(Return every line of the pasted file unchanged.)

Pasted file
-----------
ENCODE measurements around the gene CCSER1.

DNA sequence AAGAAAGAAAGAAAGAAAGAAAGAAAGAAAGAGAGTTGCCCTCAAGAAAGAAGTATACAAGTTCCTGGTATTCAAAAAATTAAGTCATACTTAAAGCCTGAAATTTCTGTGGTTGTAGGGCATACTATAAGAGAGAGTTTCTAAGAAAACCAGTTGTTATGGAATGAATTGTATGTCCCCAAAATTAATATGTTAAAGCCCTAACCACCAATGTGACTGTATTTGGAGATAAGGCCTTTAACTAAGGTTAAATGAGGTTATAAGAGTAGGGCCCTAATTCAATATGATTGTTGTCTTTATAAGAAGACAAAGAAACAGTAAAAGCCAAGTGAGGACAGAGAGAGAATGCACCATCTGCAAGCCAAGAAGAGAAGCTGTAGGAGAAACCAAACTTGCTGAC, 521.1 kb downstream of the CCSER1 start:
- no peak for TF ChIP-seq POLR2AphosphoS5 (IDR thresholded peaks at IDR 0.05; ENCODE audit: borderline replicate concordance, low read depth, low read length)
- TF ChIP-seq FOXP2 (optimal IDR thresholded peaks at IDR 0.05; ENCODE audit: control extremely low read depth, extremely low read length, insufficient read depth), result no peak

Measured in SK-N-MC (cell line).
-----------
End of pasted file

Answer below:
ENCODE measurements around the gene CCSER1.

DNA sequence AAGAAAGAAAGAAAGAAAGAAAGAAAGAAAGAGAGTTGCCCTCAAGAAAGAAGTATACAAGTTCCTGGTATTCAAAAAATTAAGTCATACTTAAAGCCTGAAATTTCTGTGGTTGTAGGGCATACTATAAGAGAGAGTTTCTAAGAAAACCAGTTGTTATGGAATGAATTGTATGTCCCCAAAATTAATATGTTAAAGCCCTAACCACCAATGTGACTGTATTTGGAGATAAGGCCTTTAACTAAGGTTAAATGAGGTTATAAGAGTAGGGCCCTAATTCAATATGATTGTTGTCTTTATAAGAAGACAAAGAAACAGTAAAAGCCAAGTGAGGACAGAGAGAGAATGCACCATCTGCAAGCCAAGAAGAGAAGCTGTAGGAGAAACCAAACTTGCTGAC, 521.1 kb downstream of the CCSER1 start:
- no peak for TF ChIP-seq POLR2AphosphoS5 (IDR thresholded peaks at IDR 0.05; ENCODE audit: borderline replicate concordance, low read depth, low read length)
- TF ChIP-seq FOXP2 (optimal IDR thresholded peaks at IDR 0.05; ENCODE audit: control extremely low read depth, extremely low read length, insufficient read depth), result no peak

Measured in SK-N-MC (cell line).